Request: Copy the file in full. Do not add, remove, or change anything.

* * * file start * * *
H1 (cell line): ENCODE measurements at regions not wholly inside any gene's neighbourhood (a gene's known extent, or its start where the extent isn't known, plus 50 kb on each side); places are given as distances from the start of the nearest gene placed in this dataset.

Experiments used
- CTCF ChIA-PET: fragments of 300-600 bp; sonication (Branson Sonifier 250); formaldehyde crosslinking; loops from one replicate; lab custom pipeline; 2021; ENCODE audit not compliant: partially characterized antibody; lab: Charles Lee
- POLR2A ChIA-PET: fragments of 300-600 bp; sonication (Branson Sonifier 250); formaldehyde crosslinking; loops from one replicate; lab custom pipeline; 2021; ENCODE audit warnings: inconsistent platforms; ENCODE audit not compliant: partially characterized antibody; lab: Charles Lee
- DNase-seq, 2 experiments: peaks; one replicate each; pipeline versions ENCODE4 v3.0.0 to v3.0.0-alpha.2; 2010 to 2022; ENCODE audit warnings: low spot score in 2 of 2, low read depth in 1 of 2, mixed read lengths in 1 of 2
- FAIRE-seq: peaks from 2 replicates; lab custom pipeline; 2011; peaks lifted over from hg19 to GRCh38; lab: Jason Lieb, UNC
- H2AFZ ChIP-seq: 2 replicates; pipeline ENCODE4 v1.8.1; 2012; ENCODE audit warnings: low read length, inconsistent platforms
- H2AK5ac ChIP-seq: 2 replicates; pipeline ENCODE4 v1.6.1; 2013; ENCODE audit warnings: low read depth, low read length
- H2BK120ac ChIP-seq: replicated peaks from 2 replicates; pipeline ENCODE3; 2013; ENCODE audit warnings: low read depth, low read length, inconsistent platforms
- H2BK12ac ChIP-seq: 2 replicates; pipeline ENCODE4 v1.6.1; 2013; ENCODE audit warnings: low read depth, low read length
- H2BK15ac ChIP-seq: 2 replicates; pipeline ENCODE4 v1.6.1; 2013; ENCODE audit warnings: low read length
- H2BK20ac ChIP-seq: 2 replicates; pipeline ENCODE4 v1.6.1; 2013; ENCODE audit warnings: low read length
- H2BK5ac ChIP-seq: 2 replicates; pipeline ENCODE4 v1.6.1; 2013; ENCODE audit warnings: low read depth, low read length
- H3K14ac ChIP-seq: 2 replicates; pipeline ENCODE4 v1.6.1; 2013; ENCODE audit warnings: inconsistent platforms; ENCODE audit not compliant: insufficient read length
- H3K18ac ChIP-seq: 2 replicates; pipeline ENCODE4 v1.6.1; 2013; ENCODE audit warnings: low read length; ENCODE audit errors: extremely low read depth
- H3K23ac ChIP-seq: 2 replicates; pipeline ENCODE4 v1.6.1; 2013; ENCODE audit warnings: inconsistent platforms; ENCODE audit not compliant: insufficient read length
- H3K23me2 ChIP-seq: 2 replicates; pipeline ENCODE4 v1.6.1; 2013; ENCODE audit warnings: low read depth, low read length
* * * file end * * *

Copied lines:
H1 (cell line): ENCODE measurements at regions not wholly inside any gene's neighbourhood (a gene's known extent, or its start where the extent isn't known, plus 50 kb on each side); places are given as distances from the start of the nearest gene placed in this dataset.

Experiments used
- CTCF ChIA-PET: fragments of 300-600 bp; sonication (Branson Sonifier 250); formaldehyde crosslinking; loops from one replicate; lab custom pipeline; 2021; ENCODE audit not compliant: partially characterized antibody; lab: Charles Lee
- POLR2A ChIA-PET: fragments of 300-600 bp; sonication (Branson Sonifier 250); formaldehyde crosslinking; loops from one replicate; lab custom pipeline; 2021; ENCODE audit warnings: inconsistent platforms; ENCODE audit not compliant: partially characterized antibody; lab: Charles Lee
- DNase-seq, 2 experiments: peaks; one replicate each; pipeline versions ENCODE4 v3.0.0 to v3.0.0-alpha.2; 2010 to 2022; ENCODE audit warnings: low spot score in 2 of 2, low read depth in 1 of 2, mixed read lengths in 1 of 2
- FAIRE-seq: peaks from 2 replicates; lab custom pipeline; 2011; peaks lifted over from hg19 to GRCh38; lab: Jason Lieb, UNC
- H2AFZ ChIP-seq: 2 replicates; pipeline ENCODE4 v1.8.1; 2012; ENCODE audit warnings: low read length, inconsistent platforms
- H2AK5ac ChIP-seq: 2 replicates; pipeline ENCODE4 v1.6.1; 2013; ENCODE audit warnings: low read depth, low read length
- H2BK120ac ChIP-seq: replicated peaks from 2 replicates; pipeline ENCODE3; 2013; ENCODE audit warnings: low read depth, low read length, inconsistent platforms
- H2BK12ac ChIP-seq: 2 replicates; pipeline ENCODE4 v1.6.1; 2013; ENCODE audit warnings: low read depth, low read length
- H2BK15ac ChIP-seq: 2 replicates; pipeline ENCODE4 v1.6.1; 2013; ENCODE audit warnings: low read length
- H2BK20ac ChIP-seq: 2 replicates; pipeline ENCODE4 v1.6.1; 2013; ENCODE audit warnings: low read length
- H2BK5ac ChIP-seq: 2 replicates; pipeline ENCODE4 v1.6.1; 2013; ENCODE audit warnings: low read depth, low read length
- H3K14ac ChIP-seq: 2 replicates; pipeline ENCODE4 v1.6.1; 2013; ENCODE audit warnings: inconsistent platforms; ENCODE audit not compliant: insufficient read length
- H3K18ac ChIP-seq: 2 replicates; pipeline ENCODE4 v1.6.1; 2013; ENCODE audit warnings: low read length; ENCODE audit errors: extremely low read depth
- H3K23ac ChIP-seq: 2 replicates; pipeline ENCODE4 v1.6.1; 2013; ENCODE audit warnings: inconsistent platforms; ENCODE audit not compliant: insufficient read length
- H3K23me2 ChIP-seq: 2 replicates; pipeline ENCODE4 v1.6.1; 2013; ENCODE audit warnings: low read depth, low read length